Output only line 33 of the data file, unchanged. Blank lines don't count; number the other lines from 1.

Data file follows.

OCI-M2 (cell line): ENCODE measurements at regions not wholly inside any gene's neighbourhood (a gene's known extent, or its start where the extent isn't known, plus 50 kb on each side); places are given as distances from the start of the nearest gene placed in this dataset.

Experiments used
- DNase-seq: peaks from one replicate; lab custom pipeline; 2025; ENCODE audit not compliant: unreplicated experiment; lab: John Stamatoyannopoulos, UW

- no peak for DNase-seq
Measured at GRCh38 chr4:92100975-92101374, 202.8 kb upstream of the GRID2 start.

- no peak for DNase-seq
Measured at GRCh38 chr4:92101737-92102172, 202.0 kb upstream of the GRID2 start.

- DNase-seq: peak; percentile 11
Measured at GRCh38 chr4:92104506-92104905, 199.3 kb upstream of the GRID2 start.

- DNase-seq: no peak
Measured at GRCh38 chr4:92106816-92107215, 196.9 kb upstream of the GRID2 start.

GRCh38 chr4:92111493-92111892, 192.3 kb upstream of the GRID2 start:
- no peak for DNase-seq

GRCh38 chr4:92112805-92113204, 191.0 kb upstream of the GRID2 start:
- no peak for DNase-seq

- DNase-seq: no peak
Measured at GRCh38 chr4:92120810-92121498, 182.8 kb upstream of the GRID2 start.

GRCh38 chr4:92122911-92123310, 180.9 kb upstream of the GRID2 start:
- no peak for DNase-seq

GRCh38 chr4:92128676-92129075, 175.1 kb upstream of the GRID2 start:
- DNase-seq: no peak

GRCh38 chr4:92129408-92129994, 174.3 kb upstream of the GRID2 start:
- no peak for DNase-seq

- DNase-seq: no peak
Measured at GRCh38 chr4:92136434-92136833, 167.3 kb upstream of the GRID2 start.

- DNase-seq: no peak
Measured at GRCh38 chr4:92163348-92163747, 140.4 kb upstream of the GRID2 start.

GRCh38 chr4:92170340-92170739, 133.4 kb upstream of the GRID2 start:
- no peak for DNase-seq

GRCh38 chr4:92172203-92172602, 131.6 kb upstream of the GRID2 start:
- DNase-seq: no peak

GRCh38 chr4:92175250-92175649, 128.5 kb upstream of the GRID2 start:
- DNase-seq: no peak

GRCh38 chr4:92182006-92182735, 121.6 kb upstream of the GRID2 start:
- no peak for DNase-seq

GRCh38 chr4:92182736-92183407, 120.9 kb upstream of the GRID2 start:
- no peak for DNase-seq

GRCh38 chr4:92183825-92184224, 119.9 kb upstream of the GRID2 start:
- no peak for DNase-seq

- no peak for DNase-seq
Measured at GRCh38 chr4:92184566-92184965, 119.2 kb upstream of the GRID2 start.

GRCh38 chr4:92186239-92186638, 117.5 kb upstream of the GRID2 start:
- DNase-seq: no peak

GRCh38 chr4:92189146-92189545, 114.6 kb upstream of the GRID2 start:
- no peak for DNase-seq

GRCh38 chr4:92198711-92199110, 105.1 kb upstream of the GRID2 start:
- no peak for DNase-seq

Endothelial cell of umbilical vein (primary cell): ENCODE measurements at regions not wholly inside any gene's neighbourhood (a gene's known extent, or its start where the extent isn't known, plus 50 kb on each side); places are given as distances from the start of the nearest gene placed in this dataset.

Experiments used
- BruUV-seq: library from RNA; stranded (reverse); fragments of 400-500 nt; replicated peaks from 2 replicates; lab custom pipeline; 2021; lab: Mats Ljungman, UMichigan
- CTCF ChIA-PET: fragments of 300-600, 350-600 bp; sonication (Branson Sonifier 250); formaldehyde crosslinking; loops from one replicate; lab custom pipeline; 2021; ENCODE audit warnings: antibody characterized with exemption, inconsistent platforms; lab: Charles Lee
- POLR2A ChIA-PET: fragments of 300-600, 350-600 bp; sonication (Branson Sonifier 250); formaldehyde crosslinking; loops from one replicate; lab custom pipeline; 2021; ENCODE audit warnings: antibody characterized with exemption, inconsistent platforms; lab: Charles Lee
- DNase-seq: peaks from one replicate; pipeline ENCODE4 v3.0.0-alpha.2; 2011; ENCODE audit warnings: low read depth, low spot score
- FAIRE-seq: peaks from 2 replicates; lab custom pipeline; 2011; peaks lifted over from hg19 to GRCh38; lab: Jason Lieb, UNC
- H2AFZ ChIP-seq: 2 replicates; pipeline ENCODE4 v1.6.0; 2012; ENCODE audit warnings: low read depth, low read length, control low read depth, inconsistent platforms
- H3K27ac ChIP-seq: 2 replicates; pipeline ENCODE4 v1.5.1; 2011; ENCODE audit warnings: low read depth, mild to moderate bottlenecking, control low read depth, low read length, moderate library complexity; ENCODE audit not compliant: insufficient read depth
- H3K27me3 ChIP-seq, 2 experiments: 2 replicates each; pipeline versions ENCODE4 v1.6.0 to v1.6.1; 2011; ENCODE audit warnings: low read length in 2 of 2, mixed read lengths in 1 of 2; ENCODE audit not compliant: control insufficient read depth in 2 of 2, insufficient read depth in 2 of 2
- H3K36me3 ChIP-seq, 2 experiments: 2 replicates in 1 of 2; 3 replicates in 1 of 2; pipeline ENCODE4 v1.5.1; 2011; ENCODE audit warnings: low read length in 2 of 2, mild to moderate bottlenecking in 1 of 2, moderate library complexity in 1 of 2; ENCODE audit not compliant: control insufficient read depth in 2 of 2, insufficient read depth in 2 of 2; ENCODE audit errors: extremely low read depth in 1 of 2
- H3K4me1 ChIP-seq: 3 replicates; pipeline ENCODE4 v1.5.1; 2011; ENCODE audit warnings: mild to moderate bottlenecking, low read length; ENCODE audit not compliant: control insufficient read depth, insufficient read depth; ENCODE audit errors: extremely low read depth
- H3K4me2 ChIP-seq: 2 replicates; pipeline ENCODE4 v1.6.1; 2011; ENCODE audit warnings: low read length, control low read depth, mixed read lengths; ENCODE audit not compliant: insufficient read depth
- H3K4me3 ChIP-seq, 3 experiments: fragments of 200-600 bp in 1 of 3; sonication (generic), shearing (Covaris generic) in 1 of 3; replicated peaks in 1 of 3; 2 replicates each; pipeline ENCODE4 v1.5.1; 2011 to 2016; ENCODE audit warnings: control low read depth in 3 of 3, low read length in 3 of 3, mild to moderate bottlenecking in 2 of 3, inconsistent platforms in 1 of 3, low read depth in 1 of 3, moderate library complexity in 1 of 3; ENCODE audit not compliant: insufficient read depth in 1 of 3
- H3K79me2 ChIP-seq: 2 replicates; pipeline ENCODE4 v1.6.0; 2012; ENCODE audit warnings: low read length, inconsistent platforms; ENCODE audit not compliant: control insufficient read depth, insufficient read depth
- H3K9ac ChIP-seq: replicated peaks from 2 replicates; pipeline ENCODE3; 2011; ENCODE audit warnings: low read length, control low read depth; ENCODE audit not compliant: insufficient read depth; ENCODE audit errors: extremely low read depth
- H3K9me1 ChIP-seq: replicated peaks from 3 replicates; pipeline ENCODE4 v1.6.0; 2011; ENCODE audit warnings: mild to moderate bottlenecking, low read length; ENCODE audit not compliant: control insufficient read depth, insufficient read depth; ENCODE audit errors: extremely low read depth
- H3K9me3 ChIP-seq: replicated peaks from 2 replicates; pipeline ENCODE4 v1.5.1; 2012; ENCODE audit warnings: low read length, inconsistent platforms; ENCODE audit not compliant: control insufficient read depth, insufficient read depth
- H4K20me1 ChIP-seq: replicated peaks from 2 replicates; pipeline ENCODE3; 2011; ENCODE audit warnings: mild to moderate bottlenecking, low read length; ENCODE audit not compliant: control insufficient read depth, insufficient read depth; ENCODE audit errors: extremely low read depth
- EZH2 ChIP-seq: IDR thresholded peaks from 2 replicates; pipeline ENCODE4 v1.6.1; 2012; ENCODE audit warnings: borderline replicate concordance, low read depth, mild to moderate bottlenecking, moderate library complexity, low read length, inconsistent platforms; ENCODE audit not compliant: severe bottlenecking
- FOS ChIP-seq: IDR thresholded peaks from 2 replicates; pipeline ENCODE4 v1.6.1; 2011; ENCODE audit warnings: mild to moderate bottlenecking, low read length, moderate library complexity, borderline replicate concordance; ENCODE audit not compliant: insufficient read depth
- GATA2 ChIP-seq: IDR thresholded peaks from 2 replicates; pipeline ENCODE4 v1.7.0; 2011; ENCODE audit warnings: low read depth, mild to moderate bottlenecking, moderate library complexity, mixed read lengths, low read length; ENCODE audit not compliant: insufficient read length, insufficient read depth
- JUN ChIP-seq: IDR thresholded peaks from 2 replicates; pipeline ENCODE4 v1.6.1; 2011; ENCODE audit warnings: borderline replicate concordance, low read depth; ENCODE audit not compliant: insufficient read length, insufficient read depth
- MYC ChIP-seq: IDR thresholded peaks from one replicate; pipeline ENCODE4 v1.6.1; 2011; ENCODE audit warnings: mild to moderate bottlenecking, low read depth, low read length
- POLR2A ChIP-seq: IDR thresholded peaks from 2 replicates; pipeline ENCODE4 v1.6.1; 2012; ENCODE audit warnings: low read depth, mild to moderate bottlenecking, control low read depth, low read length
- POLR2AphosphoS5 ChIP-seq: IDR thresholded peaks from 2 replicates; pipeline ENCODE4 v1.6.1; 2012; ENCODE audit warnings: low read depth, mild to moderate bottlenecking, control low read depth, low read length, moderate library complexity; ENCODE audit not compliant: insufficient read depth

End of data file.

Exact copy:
- DNase-seq: no peak